Let's see what the Director's response is... although I suspect it'll be that the perfume houses are free to do what they like, because IFRA doesn't make the laws...

  21. What a scoop, Persolaise! Well done.

    I'm with Jen, that's a very good question, and I'm sure you will press the diesctor on that.

    I would like to ask how the director feels about the perfume bans cropping up in the US and other places. Does she agree with them? Does she see that, even though IFRA don't make the law, their findings can be used by nanny-staters and over-controlling corporations to justify scented product bans? Does this concern her?

    Yes, that is a bugbear of mine ;-) So feel free to tone it down a bit.

  22. Persolaise, you've got me thinking about it, I even couldn't fall asleep for a while!

    I tried reading IFRA's site but I didn't find that information easily and I'm not that determined to keep looking but I'm curious so I'll throw in my question here.

    I understand that an Independent Panel reviews data and assesses risks of different ingredients. But how are the data collected? Are there also independent studies on allergies? Are those testings blind (double-blind)? In layman terms, how many people (as a percentage in testing and as an absolute number) should demonstrate an allergic reaction (and how severe it should be) for, let's say, lavender to be banned/restricted?

  23. Tania, thanks. I will definitely try to explore the issue of how much power is wielded by a body that doesn't officially make any laws...

  24. Undina, your questions are great. I'll definitely try to get some info about the reliability of RIFM's findings.

  25. Hello Persolaise! This is a fantastic opportunity you have, this interview. Thank you for extending the opportunity to us out here in perfumeland!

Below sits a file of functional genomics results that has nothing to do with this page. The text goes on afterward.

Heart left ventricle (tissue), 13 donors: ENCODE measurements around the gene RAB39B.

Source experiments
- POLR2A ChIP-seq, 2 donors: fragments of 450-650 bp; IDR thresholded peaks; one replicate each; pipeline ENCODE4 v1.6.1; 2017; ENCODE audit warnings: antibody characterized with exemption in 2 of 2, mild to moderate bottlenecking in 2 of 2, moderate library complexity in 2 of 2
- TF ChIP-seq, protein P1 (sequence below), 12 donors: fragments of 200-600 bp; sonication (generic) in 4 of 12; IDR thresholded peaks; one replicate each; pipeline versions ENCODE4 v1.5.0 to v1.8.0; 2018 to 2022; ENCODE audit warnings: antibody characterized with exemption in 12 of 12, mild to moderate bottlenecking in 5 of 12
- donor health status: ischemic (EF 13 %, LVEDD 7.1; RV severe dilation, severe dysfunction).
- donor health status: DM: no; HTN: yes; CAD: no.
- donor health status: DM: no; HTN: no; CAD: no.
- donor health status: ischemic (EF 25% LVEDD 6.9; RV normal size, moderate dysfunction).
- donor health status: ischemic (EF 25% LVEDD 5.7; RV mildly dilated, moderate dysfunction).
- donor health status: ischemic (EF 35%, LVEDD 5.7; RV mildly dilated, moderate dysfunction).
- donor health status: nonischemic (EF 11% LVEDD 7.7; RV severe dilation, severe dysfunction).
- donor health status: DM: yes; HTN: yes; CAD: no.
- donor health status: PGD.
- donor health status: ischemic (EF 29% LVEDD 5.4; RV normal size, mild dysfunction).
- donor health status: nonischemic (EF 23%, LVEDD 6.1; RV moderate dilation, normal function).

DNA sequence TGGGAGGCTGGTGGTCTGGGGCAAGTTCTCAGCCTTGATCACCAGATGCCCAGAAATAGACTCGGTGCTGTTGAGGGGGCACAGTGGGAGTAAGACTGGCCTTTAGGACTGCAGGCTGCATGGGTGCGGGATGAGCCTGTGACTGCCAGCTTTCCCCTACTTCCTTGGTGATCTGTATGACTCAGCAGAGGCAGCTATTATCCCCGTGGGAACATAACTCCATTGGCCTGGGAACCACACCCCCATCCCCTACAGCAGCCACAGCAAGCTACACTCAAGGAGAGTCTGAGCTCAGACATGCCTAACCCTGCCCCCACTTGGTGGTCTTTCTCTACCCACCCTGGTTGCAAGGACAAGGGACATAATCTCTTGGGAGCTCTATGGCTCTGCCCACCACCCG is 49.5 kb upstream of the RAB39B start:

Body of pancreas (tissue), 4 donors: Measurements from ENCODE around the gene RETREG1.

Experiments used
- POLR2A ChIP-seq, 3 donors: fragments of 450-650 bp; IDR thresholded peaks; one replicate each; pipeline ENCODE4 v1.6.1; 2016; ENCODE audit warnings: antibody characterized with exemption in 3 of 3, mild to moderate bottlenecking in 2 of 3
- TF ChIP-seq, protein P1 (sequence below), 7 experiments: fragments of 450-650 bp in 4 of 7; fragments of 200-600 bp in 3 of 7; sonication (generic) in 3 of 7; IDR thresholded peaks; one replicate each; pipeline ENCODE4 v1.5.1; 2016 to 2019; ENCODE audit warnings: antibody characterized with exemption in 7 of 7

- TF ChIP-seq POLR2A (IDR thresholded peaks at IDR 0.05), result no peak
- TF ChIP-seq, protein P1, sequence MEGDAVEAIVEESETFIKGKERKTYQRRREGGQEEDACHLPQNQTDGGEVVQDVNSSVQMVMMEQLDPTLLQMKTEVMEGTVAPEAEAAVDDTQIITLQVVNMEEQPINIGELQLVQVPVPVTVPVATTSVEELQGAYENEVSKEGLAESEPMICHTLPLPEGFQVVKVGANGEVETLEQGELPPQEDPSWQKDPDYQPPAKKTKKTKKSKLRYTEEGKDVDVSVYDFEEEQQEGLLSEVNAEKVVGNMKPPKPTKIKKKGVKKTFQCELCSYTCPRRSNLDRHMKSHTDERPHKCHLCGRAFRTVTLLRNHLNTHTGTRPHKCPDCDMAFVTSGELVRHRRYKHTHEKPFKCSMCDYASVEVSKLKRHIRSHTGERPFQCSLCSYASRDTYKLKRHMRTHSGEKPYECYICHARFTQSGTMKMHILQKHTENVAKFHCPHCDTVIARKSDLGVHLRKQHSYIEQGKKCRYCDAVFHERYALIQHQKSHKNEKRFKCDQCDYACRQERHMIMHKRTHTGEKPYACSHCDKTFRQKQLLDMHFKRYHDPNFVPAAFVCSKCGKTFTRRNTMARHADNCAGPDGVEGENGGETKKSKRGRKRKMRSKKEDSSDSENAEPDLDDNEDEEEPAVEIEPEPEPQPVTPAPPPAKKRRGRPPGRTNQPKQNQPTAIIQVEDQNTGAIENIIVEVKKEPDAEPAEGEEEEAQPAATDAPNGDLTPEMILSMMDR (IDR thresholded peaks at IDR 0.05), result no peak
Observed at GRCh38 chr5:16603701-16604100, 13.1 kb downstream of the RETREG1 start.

My questions:

    What exactly does "restriction" mean? Does it mean only so much of an ingredient is available, or that only so much of an ingredient can be used?

    Perhaps this is outside the sphere of the IFRA...Will the IFRA restrictions effect the livelihoods of plant growers and their workers?

    The IFRA's proposed restrictions don't seem to mesh with the average person's ideas about fragrance. A simple internet search will tell you that mainstream consumers are concerned with "chemicals" in fragrances, believing they cause cancer and are harmful to the environment. Those consumers are turning to natural fragrances. If IFRA restrictions make it difficult to create natural fragrances and all that's available are fragrances perceived as harmful, consumers will be unwilling to spend.
    How does the IFRA plan to change the consumer's perceptions of aromachemicals?


  26. JoanElaine, thanks for writing.

    As far as IFRA Standards are concerned, a 'restriction' refers to a proportional quantity in which a certain ingredient may be used in a perfumed product.

    I'm not sure if IFRA see it as part of their role to inform the public about aromachemicals, but if the opportunity arises, I'll raise the issue.

  27. God forbid you should be rude , just call me the Jeremy Paxman of perfume .I am firmly in my place now.

  28. Angela, I wasn't trying to put anyone in their place... and if you've got Paxman's skills, then you can come with me to the interview ;-)